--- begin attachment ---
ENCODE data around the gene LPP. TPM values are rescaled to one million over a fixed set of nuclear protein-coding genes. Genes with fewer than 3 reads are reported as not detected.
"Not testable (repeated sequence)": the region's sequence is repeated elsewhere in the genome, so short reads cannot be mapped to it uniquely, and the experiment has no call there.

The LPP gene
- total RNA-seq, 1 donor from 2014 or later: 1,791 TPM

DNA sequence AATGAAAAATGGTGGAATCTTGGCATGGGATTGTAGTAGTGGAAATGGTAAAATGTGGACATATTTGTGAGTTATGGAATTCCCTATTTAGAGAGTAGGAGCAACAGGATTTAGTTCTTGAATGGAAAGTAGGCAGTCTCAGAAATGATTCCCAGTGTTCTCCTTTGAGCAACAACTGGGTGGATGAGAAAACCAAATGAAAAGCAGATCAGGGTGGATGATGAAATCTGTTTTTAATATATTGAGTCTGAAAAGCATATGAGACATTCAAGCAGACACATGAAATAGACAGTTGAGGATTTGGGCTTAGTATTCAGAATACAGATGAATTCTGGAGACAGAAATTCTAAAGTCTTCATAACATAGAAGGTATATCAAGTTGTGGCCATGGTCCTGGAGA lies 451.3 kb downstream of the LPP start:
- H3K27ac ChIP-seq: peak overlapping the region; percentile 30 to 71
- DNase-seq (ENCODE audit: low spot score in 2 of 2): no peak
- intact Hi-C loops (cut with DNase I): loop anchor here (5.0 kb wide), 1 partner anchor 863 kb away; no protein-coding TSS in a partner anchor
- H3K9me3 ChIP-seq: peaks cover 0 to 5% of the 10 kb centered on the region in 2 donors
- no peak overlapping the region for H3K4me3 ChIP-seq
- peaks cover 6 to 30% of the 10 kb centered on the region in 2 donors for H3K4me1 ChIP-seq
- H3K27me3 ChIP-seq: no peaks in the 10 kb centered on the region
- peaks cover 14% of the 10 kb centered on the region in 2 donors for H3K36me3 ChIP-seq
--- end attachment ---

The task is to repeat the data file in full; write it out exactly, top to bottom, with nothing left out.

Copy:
ENCODE data around the gene LPP. TPM values are rescaled to one million over a fixed set of nuclear protein-coding genes. Genes with fewer than 3 reads are reported as not detected.
"Not testable (repeated sequence)": the region's sequence is repeated elsewhere in the genome, so short reads cannot be mapped to it uniquely, and the experiment has no call there.

The LPP gene
- total RNA-seq, 1 donor from 2014 or later: 1,791 TPM

DNA sequence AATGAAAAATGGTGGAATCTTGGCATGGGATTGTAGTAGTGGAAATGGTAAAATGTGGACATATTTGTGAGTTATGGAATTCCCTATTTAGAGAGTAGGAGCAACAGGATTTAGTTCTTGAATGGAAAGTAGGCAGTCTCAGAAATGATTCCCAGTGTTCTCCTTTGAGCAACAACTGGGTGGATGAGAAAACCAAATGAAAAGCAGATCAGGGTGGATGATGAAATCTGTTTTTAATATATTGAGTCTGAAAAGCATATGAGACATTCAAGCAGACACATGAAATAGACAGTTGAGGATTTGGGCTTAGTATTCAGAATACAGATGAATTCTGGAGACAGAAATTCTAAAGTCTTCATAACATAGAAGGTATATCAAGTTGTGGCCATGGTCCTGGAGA lies 451.3 kb downstream of the LPP start:
- H3K27ac ChIP-seq: peak overlapping the region; percentile 30 to 71
- DNase-seq (ENCODE audit: low spot score in 2 of 2): no peak
- intact Hi-C loops (cut with DNase I): loop anchor here (5.0 kb wide), 1 partner anchor 863 kb away; no protein-coding TSS in a partner anchor
- H3K9me3 ChIP-seq: peaks cover 0 to 5% of the 10 kb centered on the region in 2 donors
- no peak overlapping the region for H3K4me3 ChIP-seq
- peaks cover 6 to 30% of the 10 kb centered on the region in 2 donors for H3K4me1 ChIP-seq
- H3K27me3 ChIP-seq: no peaks in the 10 kb centered on the region
- peaks cover 14% of the 10 kb centered on the region in 2 donors for H3K36me3 ChIP-seq